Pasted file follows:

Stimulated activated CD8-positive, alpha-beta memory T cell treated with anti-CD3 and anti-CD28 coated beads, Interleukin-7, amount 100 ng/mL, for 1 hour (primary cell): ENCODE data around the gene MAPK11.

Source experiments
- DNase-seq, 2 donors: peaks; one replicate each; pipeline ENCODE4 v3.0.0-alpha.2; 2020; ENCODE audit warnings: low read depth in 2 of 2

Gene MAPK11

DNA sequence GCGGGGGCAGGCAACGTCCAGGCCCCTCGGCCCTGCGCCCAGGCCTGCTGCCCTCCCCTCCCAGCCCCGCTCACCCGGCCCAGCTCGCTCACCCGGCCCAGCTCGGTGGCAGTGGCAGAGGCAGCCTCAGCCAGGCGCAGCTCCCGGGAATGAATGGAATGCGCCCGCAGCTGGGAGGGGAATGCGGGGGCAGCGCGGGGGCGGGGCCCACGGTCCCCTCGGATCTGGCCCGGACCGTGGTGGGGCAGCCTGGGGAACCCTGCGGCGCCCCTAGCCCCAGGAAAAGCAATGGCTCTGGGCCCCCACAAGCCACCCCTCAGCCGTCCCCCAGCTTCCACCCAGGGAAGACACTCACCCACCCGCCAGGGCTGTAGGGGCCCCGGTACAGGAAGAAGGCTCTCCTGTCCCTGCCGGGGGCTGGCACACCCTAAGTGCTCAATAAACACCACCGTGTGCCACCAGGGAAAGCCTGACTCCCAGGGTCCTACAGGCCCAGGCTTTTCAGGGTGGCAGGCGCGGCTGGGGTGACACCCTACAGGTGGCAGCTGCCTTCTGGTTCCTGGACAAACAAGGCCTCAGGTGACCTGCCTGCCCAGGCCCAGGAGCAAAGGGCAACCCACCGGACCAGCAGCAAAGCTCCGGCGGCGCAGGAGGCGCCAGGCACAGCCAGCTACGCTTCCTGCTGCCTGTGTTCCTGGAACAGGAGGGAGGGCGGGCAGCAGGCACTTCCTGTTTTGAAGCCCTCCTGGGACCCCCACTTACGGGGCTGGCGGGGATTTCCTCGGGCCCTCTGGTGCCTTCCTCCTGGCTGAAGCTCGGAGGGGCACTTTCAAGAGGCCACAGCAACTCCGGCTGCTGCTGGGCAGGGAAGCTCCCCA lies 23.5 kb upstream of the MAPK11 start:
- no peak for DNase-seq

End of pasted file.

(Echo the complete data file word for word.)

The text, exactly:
Stimulated activated CD8-positive, alpha-beta memory T cell treated with anti-CD3 and anti-CD28 coated beads, Interleukin-7, amount 100 ng/mL, for 1 hour (primary cell): ENCODE data around the gene MAPK11.

Source experiments
- DNase-seq, 2 donors: peaks; one replicate each; pipeline ENCODE4 v3.0.0-alpha.2; 2020; ENCODE audit warnings: low read depth in 2 of 2

Gene MAPK11

DNA sequence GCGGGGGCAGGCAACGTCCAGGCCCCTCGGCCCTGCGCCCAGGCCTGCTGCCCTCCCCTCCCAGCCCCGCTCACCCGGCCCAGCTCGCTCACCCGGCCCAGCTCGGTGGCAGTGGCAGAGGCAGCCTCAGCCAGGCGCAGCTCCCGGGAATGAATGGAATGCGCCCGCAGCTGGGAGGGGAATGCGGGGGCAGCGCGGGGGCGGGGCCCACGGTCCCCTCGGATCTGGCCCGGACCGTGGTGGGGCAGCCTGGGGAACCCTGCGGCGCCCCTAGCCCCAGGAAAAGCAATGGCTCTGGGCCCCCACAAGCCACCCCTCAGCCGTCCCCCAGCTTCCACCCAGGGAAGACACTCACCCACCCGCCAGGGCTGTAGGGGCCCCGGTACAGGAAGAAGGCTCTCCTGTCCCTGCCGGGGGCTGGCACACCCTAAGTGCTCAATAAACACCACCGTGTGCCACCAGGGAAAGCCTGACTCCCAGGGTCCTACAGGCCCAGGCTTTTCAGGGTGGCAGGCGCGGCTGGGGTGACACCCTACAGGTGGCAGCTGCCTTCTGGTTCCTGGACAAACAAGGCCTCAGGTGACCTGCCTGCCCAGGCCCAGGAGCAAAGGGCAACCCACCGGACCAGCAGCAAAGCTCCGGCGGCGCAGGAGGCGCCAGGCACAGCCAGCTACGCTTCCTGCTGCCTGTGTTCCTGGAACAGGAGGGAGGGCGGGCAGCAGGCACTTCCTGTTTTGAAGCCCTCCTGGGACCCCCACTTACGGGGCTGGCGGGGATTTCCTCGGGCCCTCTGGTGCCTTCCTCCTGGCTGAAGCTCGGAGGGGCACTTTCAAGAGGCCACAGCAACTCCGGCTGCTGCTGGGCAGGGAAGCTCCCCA lies 23.5 kb upstream of the MAPK11 start:
- no peak for DNase-seq